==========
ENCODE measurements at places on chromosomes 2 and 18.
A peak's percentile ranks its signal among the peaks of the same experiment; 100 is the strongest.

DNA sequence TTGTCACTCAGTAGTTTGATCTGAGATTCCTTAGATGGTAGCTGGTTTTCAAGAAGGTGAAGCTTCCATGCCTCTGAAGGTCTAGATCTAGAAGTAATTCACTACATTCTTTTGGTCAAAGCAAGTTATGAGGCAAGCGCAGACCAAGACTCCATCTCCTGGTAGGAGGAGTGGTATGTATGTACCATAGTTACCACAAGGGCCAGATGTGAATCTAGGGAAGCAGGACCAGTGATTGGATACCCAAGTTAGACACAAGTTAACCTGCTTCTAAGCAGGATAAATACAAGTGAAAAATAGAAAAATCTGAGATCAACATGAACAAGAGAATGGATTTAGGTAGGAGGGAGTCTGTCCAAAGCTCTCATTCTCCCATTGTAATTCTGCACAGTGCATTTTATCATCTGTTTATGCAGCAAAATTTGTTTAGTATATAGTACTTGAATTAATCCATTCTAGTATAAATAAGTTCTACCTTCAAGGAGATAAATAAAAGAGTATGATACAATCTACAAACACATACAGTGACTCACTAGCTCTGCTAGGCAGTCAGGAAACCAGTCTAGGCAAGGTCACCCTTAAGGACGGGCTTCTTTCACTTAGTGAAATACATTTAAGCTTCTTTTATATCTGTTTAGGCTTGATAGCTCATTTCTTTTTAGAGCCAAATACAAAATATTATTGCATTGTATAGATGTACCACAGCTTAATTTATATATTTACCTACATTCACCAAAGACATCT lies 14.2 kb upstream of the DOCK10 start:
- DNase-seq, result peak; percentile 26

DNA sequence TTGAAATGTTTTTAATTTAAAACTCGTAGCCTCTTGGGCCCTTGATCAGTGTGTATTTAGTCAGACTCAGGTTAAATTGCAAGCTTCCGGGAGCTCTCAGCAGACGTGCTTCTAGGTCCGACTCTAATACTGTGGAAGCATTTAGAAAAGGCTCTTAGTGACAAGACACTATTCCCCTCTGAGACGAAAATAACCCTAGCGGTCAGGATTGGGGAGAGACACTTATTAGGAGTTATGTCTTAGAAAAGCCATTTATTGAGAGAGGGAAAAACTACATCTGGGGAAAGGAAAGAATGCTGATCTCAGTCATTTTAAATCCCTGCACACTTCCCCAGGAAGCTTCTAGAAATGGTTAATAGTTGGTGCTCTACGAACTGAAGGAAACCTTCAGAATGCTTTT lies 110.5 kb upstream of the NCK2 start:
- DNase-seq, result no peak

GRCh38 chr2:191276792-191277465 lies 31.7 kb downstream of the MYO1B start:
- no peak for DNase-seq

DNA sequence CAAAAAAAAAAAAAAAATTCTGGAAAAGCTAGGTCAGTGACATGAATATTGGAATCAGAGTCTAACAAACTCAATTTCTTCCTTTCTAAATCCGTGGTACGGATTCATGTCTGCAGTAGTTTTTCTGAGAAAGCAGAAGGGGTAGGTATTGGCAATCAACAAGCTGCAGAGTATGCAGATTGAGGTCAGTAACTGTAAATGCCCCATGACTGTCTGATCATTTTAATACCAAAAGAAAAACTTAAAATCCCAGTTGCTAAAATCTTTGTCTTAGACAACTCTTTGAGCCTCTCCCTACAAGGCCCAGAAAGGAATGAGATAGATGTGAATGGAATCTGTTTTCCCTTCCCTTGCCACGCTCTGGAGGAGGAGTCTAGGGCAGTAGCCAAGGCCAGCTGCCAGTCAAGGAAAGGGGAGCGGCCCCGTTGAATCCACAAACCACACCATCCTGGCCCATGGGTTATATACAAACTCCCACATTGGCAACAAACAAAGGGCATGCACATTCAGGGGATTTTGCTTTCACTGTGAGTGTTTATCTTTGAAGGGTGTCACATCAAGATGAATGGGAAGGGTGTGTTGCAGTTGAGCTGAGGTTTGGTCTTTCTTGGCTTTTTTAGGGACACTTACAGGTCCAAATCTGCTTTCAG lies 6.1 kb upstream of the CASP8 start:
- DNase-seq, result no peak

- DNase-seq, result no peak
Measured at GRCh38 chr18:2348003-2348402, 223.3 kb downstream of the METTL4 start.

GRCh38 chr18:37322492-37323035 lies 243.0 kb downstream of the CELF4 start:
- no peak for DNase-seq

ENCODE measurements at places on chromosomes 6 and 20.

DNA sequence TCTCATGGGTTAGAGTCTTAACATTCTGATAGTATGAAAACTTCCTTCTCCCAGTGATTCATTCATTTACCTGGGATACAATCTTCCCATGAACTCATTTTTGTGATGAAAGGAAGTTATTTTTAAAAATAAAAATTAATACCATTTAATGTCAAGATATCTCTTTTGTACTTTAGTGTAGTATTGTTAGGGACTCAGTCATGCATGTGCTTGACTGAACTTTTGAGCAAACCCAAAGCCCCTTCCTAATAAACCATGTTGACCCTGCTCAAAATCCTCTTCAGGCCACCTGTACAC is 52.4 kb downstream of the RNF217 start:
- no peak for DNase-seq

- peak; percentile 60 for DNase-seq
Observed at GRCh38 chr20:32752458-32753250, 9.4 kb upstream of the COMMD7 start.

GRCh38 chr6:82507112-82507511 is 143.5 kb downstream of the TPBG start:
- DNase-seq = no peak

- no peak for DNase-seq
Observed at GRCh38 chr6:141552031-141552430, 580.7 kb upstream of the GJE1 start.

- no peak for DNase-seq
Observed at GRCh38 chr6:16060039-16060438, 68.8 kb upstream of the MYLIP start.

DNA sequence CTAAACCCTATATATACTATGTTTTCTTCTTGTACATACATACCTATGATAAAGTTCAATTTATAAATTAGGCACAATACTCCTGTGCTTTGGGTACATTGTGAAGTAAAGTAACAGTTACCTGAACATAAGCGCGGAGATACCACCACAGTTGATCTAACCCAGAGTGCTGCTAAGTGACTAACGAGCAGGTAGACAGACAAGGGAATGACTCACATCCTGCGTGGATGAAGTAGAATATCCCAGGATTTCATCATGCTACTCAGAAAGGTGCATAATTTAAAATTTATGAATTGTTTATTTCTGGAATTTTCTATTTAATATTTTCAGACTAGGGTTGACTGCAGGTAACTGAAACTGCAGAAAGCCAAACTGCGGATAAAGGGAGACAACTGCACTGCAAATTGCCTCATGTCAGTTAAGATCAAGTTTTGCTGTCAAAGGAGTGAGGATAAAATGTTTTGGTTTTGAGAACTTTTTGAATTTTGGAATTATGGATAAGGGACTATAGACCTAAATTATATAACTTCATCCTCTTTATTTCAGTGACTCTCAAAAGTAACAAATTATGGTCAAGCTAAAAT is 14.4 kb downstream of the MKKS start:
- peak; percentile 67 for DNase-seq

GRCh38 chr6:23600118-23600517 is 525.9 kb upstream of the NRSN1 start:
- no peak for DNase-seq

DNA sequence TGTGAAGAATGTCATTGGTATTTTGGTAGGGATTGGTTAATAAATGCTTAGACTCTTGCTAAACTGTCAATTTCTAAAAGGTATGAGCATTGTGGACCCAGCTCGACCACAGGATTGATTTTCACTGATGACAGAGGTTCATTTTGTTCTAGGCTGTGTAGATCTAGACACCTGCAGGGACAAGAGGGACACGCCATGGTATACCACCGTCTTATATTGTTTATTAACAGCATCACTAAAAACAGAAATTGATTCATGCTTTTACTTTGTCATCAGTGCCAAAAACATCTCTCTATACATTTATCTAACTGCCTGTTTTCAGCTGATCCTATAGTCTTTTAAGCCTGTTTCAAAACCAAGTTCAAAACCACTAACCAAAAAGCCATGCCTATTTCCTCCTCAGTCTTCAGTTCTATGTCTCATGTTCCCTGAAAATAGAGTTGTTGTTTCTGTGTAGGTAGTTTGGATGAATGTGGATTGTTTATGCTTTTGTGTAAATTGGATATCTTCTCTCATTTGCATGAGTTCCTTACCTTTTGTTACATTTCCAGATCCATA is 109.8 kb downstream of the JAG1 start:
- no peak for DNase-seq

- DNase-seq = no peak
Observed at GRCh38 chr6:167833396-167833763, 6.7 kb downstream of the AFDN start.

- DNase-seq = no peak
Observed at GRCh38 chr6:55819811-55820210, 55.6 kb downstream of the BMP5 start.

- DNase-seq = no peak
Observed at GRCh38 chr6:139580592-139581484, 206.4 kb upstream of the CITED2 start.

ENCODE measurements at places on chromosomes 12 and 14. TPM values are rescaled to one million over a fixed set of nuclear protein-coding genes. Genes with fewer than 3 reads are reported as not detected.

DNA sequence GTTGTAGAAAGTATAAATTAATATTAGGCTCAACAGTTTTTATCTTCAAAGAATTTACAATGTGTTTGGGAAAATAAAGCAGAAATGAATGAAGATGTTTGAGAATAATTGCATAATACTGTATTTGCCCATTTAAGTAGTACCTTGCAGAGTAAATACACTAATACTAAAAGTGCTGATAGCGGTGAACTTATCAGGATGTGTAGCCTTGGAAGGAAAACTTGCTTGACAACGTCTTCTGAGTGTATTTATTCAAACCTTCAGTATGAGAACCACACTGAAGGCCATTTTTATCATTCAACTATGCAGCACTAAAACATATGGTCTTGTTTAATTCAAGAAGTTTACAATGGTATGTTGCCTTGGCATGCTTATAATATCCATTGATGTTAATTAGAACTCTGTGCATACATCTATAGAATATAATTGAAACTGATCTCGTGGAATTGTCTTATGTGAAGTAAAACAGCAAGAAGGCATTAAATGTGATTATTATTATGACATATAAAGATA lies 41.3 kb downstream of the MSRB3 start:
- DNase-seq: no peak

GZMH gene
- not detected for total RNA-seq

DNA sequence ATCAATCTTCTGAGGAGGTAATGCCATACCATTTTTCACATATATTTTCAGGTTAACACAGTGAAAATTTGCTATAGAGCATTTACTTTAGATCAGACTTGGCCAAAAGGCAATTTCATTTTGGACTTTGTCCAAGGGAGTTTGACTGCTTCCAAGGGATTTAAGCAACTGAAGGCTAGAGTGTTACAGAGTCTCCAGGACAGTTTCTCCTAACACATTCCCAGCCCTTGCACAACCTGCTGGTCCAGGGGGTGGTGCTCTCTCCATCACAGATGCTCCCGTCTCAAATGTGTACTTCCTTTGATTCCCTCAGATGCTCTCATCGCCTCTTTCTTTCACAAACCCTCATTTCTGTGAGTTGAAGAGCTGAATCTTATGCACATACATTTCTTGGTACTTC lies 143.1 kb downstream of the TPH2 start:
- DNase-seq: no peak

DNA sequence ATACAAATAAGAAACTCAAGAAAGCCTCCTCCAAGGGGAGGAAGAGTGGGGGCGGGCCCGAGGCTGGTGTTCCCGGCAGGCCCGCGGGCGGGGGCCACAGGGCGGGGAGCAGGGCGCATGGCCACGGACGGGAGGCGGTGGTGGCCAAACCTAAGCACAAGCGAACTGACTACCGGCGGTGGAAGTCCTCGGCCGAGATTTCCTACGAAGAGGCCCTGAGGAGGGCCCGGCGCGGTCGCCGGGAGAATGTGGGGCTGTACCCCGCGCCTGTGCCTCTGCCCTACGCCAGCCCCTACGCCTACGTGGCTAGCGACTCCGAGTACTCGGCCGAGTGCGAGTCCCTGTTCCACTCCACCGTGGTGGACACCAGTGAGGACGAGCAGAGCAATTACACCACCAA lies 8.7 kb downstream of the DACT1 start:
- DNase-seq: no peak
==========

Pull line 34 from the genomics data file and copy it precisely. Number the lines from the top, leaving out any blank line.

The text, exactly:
- DNase-seq = no peak